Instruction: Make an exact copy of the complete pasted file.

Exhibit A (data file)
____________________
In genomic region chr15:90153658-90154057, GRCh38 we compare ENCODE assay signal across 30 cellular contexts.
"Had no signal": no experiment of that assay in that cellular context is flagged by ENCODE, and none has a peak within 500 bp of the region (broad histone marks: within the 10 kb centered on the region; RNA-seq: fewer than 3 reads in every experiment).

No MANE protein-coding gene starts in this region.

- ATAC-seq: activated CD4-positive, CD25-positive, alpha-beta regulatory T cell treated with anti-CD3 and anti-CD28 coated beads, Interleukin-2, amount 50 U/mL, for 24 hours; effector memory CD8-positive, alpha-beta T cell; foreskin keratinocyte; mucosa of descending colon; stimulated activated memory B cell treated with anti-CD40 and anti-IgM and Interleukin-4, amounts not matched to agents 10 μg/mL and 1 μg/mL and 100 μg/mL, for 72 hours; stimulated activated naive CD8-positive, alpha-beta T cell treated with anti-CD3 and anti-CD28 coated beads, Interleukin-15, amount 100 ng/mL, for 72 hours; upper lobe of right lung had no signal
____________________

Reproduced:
In genomic region chr15:90153658-90154057, GRCh38 we compare ENCODE assay signal across 30 cellular contexts.
"Had no signal": no experiment of that assay in that cellular context is flagged by ENCODE, and none has a peak within 500 bp of the region (broad histone marks: within the 10 kb centered on the region; RNA-seq: fewer than 3 reads in every experiment).

No MANE protein-coding gene starts in this region.

- ATAC-seq: activated CD4-positive, CD25-positive, alpha-beta regulatory T cell treated with anti-CD3 and anti-CD28 coated beads, Interleukin-2, amount 50 U/mL, for 24 hours; effector memory CD8-positive, alpha-beta T cell; foreskin keratinocyte; mucosa of descending colon; stimulated activated memory B cell treated with anti-CD40 and anti-IgM and Interleukin-4, amounts not matched to agents 10 μg/mL and 1 μg/mL and 100 μg/mL, for 72 hours; stimulated activated naive CD8-positive, alpha-beta T cell treated with anti-CD3 and anti-CD28 coated beads, Interleukin-15, amount 100 ng/mL, for 72 hours; upper lobe of right lung had no signal